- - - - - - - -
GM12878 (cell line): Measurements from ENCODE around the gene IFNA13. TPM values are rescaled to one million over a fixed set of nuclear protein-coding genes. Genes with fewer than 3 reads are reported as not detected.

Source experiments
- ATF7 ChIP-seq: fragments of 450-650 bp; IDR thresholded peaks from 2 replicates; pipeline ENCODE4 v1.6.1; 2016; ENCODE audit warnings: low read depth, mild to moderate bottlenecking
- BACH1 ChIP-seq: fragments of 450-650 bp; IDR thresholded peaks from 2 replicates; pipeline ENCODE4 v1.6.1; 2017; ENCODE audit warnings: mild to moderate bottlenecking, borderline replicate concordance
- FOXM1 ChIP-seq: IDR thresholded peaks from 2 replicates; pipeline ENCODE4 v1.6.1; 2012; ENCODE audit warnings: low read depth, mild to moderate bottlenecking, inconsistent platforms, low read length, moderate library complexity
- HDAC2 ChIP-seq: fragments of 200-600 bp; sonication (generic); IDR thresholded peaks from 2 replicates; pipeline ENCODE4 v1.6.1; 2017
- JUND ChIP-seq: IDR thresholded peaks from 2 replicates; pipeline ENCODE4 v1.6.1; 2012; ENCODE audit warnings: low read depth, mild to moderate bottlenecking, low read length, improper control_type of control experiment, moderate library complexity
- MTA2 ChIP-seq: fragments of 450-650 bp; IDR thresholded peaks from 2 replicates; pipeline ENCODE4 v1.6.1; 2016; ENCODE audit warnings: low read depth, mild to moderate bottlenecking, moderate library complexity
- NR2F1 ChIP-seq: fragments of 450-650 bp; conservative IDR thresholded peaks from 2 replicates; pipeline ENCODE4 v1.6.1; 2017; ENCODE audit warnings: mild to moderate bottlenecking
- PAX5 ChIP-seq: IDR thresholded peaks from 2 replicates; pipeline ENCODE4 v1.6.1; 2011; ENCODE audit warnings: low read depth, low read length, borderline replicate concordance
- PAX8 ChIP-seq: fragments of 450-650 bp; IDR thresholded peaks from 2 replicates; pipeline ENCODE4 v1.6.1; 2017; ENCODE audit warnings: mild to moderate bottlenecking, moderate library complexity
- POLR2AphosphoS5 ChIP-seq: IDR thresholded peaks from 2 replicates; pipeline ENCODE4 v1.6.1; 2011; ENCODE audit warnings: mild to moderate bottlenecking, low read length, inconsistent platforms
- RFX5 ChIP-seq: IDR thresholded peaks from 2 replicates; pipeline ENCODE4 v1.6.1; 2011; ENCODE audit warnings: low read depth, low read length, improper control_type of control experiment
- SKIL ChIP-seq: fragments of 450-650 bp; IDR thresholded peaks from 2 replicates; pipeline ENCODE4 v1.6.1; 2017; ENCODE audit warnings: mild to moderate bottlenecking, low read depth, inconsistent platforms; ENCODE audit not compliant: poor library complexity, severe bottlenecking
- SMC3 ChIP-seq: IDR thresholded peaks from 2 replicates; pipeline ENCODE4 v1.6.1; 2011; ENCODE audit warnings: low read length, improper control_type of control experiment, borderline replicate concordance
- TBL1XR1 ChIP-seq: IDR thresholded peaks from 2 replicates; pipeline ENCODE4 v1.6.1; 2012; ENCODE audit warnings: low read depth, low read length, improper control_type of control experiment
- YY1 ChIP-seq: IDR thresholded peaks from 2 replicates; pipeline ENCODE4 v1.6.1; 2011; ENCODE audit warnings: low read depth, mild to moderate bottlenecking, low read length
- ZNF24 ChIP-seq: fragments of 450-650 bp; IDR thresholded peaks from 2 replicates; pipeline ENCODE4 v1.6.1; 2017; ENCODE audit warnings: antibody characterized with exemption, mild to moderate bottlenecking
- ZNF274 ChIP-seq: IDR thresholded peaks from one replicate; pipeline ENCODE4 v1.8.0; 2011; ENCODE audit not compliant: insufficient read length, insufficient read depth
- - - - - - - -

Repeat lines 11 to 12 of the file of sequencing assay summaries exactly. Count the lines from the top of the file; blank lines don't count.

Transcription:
- PAX8 ChIP-seq: fragments of 450-650 bp; IDR thresholded peaks from 2 replicates; pipeline ENCODE4 v1.6.1; 2017; ENCODE audit warnings: mild to moderate bottlenecking, moderate library complexity
- POLR2AphosphoS5 ChIP-seq: IDR thresholded peaks from 2 replicates; pipeline ENCODE4 v1.6.1; 2011; ENCODE audit warnings: mild to moderate bottlenecking, low read length, inconsistent platforms